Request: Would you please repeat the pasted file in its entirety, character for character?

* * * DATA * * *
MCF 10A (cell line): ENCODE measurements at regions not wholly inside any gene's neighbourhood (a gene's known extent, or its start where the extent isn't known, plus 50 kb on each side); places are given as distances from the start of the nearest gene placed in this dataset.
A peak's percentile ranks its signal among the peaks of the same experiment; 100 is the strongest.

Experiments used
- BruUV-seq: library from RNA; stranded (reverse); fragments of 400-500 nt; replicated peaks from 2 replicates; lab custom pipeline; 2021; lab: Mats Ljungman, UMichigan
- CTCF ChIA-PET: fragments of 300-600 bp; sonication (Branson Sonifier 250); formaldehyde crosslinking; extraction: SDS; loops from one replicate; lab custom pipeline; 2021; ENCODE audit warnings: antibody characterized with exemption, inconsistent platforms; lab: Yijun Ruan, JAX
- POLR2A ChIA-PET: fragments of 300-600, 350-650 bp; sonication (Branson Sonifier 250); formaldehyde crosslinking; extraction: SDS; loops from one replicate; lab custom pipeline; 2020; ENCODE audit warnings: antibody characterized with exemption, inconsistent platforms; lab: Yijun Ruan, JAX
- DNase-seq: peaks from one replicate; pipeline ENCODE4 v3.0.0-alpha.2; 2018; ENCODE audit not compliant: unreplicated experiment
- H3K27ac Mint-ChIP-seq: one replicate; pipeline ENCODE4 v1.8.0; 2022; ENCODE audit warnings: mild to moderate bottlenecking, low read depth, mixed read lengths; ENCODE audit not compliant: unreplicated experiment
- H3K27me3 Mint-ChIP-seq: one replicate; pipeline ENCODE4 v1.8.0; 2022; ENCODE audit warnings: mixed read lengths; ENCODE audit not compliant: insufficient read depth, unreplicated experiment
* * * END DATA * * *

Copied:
MCF 10A (cell line): ENCODE measurements at regions not wholly inside any gene's neighbourhood (a gene's known extent, or its start where the extent isn't known, plus 50 kb on each side); places are given as distances from the start of the nearest gene placed in this dataset.
A peak's percentile ranks its signal among the peaks of the same experiment; 100 is the strongest.

Experiments used
- BruUV-seq: library from RNA; stranded (reverse); fragments of 400-500 nt; replicated peaks from 2 replicates; lab custom pipeline; 2021; lab: Mats Ljungman, UMichigan
- CTCF ChIA-PET: fragments of 300-600 bp; sonication (Branson Sonifier 250); formaldehyde crosslinking; extraction: SDS; loops from one replicate; lab custom pipeline; 2021; ENCODE audit warnings: antibody characterized with exemption, inconsistent platforms; lab: Yijun Ruan, JAX
- POLR2A ChIA-PET: fragments of 300-600, 350-650 bp; sonication (Branson Sonifier 250); formaldehyde crosslinking; extraction: SDS; loops from one replicate; lab custom pipeline; 2020; ENCODE audit warnings: antibody characterized with exemption, inconsistent platforms; lab: Yijun Ruan, JAX
- DNase-seq: peaks from one replicate; pipeline ENCODE4 v3.0.0-alpha.2; 2018; ENCODE audit not compliant: unreplicated experiment
- H3K27ac Mint-ChIP-seq: one replicate; pipeline ENCODE4 v1.8.0; 2022; ENCODE audit warnings: mild to moderate bottlenecking, low read depth, mixed read lengths; ENCODE audit not compliant: unreplicated experiment
- H3K27me3 Mint-ChIP-seq: one replicate; pipeline ENCODE4 v1.8.0; 2022; ENCODE audit warnings: mixed read lengths; ENCODE audit not compliant: insufficient read depth, unreplicated experiment